There is a certain kind of pain that comes from learning that someone you cared about passed away a couple of months ago.
It’s not that we didn’t try to get in touch with Rena Down before we left for Chile.
Dunreith did, a couple of times, via phone and email.
But we didn’t know at the time that her body and life were in their final stages.
Tonight, after Dunreith received a bulk email from Rena’s beloved daughter Katie, we poked around on the Internet and learned that Rena had died on June 6.
The news saddened me, both because we it came later than the time of her passing and because I cared deeply about Rena, who was a truly unusual person who accomplished an awful lot and taught me even more about purpose and passion and family and intellect and theater and just plain sucking the marrow out of life.
We met about 15 years ago, shortly after Dunreith and I had started dating at a Facing History and Ourselves exhibit, and around the time of the launch of the Choosing to Participate exhibit at the Boston Public Library.
Jeff, I’m Rena, a friend of Dun-reith’s, she said, her voice rising on the second syllable. I love Dunreith.
I did, too, so we had that in common from the very beginning.
Dunreith’s a great collector of strong, intelligent, accomplished, fierce yet modest women.
Rena fit right into that mold.
She had a magnetic smile, a voracious intellect, and an enormously creative spirit that led her to win an Emmy award for her work on Falcon’s Crest, to pen a number of episodes of M.A.S.H. and to write the classic “Who Shot J.R.?” episode that ended the show’s fourth season. The last show set records for overseas viewership, led to the equivalent of billions of dollars being gambled on guessing the shooter’s identity and set the standard for modern television cliffhanger endings.
Rena did far more than write for wildly popular television shows, though.
She authored books and plays and screenplays, including one she wrote with her son-in-law in her last major professional project. She also mentored at least one generation of students at the New School, where she was a pioneering teacher in online education, and the dozens, if not hundreds, of younger people who were fortunate enough to come under her influence.
Even though I knew that Dunreith was way ahead of me on the totem pole. I was one of them, too.
I spent the first year of our marriage writing.
During a brunch with Dunreith and Rena, I said that I thought there weren’t many stories to write about in Western Massachusetts.
Rena and Dunreith disabused me of that erroneous notion, and encouraged me to attend a couple of days at the trial of Kristen Gilbert, a nurse who was eventually convicted of killing three of her patients at the local Veteran’s Administration Hospital.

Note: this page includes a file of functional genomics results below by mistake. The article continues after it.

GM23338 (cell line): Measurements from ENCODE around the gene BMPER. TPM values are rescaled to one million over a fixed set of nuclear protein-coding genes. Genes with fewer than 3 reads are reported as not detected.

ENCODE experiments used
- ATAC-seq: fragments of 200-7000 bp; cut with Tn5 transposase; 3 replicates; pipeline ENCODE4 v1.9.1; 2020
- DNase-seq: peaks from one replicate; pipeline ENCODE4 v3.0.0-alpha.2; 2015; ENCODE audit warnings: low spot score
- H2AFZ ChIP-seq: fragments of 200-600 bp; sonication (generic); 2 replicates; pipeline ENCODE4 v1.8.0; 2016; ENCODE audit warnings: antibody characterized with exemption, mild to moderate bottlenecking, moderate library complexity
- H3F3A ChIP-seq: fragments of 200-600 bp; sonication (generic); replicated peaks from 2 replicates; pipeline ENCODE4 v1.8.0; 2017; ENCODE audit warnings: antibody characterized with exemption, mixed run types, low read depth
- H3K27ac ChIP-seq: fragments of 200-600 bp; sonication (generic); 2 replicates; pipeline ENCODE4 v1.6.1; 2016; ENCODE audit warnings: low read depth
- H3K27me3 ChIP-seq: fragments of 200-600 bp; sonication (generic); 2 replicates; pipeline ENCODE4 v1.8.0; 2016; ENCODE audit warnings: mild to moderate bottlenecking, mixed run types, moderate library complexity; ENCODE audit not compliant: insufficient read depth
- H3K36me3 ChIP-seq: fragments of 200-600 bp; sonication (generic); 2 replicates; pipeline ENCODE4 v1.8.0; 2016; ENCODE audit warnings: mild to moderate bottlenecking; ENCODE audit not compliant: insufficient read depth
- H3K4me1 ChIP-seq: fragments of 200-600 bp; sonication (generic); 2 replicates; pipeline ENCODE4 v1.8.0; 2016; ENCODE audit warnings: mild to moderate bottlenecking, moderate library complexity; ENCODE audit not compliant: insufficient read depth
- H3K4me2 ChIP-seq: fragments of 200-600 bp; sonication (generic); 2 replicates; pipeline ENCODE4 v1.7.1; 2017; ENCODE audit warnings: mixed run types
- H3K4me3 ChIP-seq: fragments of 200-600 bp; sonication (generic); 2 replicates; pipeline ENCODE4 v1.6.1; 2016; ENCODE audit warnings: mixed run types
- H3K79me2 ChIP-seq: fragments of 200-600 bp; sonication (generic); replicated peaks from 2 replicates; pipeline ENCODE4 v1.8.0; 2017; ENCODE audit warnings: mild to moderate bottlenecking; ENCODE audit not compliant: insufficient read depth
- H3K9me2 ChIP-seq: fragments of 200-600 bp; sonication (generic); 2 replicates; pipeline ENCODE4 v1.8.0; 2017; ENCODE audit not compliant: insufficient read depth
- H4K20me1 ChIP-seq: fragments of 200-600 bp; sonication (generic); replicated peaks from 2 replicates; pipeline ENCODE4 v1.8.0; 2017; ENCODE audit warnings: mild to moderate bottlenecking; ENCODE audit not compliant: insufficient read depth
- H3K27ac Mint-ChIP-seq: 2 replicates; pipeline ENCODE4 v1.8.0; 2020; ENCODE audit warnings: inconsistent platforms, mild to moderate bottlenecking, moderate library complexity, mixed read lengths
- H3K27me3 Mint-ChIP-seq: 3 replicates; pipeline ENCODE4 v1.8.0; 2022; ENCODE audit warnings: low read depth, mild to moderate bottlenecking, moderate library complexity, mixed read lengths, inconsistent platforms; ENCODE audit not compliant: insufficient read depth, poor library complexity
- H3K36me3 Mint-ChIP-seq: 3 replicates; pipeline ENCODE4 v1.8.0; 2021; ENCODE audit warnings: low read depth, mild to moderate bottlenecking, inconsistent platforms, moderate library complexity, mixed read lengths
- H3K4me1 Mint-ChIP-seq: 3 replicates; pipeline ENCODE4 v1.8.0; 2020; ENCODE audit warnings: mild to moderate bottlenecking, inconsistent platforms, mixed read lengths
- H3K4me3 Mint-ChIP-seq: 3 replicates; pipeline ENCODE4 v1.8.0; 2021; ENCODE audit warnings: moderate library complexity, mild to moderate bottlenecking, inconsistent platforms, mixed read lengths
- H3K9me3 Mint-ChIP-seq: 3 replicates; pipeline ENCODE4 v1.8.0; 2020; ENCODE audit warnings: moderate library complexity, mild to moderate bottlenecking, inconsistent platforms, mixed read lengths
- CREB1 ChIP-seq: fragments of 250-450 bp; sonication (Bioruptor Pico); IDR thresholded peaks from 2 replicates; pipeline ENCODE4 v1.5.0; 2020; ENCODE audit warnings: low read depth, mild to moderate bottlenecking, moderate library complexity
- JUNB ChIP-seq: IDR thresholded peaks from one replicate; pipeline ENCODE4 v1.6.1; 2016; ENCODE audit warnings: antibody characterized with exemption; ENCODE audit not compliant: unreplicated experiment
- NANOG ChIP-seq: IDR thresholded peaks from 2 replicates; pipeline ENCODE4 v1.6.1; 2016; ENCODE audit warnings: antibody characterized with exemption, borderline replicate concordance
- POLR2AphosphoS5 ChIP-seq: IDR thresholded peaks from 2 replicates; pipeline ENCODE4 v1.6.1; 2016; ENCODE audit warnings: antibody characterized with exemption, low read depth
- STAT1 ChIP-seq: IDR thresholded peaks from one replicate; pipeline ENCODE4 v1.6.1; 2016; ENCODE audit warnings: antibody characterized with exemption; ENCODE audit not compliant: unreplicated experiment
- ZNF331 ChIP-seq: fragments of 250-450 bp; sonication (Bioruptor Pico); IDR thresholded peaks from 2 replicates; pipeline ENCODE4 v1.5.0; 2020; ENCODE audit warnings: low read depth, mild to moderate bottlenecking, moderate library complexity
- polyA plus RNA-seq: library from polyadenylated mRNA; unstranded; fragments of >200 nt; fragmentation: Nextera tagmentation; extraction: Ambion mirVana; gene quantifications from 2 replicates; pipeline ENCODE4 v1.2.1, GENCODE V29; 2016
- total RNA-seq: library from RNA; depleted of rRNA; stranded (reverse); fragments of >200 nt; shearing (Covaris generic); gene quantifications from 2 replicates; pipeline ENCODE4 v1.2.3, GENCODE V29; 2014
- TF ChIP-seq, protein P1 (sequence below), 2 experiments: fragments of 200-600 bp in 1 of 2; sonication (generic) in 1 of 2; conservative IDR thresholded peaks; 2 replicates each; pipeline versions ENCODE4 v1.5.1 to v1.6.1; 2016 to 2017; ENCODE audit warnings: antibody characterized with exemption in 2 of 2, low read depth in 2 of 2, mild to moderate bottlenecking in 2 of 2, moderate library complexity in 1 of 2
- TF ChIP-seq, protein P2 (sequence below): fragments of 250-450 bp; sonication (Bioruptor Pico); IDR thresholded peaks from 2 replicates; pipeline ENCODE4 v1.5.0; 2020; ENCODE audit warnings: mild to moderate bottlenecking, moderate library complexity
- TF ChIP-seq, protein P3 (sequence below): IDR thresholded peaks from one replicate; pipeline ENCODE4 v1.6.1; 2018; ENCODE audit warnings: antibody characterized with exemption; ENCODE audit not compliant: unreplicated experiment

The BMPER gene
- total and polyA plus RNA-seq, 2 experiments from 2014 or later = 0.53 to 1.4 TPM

I went to the courthouse, met longtime Springfield Repbulican reporter Fred Contrada, who asked me which publication I was working for (I gulped, then answered I was working freelance), and wrote a piece that ran in the Northampton Daily Gazette.
Months later, a reporter who was working on a book about the trial contacted me.
Rena taught me about how to find a story, about how to sniff out, and then report and write about, the central elements of character and conflict and lust and intrigue wherever you are.
But she taught me more than that.
Unfailingly pleasant and affirming, she hosted Dunreith, Aidan and me at her apartment in Northampton as the three of us were learning how to become a family.
Rena showed how being on your own in middle age need not be any impediment to traveling around the world. (This included a train trip she took from New York to Chicago just to see us.)
The last five years of Rena’s life were marked by extreme, limiting and continually encroaching physical pain and disability.
But she kept living with courage, even as a stroke robbed her of her ability to walk, use the left side of her body and necessitated her receiving full time care.
I visited Rena in her apartment in May 2012, the day of the second Dart Society fundraiser. We chatted quietly for a while. Rena asked about what Dunreith was up to since she had left Facing History and offered her customary sage counsel before letting me rest in her bed while she went out to run some errands.
She was struggling to adjust to life in the wheelchair, but listened patiently as I talked about how Mom had taught me after her accident about how to accept that the life she had lived and known for more that six decades was over forever, with a new one starting to emerge in as yet undefined ways.
Dunreith and I went to see Rena again in January, again while I was in town for a Dart Society meeting. She showed us proudly how she was able to stand just a little bit outside of the wheelchair she wanted desperately to leave.
Dunreith told Rena how much she had meant to her. I let her know I loved her.
She already knew.
The size of the apartment, the location in New York City and Rena’s diminished physical capacity all reminded me of visiting my great aunt Ilse Goldberg , Ph.D., nee Frank, who lived on her own in Queens until she died in 2006 at age 103.
From visiting Ilse I l came to understand the length of time that can work before the guest can start to tire and the gift you can give simply by visiting and spending time chatting with someone.
You also get a better sense of the limits of what the human body can endure.
In May, Rena’s body started shutting down.
On June 6, it shut down entirely, and she died.
I’ll miss Rena’s bubbly energy and ready smile, her wisdom and generosity and guidance, and her sheer determination to do whatever she could in life.
Even though the last few years were very hard, her death is still a blow.
We know now why she didn’t answer the efforts Dunreith made to reach other.
But we also know that she is, and will be, inside of us for as long as we’re around in person, and, after that, in Aidan’s memory.
Farewell, dear Rena.
We honor you.
We miss you.
And we love you.